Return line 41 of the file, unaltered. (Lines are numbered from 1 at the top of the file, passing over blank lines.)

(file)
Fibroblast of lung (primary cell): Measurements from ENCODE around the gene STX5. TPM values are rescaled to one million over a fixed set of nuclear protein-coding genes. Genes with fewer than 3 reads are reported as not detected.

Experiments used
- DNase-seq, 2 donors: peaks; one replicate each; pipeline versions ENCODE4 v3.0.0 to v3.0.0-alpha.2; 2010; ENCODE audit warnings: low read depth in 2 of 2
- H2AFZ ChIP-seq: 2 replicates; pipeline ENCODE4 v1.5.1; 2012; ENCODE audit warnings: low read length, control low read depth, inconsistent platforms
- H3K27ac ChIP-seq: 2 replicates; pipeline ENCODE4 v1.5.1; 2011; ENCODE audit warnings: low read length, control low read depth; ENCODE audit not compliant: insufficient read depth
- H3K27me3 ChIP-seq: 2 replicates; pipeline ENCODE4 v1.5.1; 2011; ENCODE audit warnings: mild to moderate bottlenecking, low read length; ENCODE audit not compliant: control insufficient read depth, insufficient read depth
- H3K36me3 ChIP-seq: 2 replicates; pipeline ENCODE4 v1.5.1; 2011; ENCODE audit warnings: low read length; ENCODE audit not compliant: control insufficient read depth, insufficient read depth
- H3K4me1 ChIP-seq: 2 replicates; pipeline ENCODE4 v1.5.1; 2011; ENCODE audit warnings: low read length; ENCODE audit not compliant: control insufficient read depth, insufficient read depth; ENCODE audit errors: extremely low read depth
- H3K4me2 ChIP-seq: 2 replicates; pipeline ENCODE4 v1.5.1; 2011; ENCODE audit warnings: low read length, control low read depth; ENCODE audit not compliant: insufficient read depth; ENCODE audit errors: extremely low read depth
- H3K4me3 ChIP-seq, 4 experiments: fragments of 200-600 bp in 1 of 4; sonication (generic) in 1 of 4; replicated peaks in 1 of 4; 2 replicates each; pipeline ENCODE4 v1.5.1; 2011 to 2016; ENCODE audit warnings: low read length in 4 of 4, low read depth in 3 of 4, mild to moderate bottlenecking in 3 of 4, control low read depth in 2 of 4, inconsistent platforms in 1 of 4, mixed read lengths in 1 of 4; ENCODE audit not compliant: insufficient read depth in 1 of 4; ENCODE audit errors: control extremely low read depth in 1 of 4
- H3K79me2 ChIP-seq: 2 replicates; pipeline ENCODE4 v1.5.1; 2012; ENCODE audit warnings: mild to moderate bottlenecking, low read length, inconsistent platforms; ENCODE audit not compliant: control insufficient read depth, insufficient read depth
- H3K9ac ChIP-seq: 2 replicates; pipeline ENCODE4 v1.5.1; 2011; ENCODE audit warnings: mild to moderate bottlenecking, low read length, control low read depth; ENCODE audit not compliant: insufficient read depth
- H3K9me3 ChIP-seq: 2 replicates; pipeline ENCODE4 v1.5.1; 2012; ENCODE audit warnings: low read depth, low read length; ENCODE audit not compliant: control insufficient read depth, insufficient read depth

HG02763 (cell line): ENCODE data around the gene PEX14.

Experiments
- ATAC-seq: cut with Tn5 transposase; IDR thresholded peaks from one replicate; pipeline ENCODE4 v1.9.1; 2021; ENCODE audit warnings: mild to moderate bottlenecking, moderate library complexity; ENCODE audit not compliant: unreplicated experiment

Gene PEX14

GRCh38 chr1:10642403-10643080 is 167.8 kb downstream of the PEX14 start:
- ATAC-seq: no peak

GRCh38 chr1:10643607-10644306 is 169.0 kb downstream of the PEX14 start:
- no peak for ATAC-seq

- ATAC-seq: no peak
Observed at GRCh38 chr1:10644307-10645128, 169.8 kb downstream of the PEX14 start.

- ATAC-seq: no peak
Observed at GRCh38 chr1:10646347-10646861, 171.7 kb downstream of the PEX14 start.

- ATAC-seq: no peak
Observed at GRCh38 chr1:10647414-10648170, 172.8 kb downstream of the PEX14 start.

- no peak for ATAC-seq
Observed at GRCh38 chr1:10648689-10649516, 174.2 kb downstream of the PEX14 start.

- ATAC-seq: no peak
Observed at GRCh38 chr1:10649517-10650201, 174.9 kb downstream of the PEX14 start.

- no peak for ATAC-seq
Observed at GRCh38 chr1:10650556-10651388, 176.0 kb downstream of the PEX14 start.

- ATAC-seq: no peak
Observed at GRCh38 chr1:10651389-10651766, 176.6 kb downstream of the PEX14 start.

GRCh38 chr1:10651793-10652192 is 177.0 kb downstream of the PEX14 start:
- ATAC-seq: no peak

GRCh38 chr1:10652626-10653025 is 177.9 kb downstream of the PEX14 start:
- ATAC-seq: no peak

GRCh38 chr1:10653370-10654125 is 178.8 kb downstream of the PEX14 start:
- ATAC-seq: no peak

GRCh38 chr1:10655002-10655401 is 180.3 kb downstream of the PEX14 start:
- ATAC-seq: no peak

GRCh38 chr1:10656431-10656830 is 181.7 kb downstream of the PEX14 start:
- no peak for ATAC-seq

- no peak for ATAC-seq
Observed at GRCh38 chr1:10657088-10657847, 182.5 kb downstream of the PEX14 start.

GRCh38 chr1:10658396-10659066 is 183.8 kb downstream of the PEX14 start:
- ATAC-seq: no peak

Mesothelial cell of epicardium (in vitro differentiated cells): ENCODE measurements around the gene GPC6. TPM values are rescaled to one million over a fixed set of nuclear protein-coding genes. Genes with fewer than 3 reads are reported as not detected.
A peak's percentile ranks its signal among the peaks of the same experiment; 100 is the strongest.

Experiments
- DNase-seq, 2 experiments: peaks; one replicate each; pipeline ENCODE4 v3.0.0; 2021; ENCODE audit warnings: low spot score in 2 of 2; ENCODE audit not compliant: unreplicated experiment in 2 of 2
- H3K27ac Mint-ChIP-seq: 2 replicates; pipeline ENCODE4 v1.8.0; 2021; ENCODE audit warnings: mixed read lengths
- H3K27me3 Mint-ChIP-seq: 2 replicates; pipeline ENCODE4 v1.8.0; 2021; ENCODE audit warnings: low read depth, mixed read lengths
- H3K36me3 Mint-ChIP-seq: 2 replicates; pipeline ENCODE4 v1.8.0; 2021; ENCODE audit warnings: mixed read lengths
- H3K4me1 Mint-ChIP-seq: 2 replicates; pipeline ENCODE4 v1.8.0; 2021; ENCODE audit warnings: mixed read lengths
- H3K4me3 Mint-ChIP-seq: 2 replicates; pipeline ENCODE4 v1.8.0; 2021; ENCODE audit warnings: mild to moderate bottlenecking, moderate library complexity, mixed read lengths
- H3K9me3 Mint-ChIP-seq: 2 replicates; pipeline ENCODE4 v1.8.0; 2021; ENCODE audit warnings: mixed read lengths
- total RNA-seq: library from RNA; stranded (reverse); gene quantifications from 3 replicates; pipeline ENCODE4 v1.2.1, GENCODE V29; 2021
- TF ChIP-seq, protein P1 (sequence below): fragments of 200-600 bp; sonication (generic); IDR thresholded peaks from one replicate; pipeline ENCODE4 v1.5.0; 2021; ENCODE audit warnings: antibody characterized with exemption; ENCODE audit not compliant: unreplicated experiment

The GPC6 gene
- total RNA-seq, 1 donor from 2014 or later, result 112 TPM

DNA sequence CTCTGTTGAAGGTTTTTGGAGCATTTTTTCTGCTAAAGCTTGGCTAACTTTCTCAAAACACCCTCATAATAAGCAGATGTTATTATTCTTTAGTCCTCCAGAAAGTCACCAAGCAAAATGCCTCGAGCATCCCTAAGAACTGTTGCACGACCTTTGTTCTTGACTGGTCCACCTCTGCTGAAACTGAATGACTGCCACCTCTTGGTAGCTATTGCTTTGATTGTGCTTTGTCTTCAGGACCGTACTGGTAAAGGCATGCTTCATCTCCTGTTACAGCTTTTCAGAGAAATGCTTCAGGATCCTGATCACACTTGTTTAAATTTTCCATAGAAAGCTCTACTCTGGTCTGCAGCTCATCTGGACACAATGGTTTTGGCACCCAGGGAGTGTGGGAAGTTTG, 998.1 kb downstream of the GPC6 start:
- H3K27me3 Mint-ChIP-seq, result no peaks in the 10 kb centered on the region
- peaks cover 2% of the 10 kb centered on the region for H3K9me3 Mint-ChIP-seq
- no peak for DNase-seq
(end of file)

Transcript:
- ATAC-seq: no peak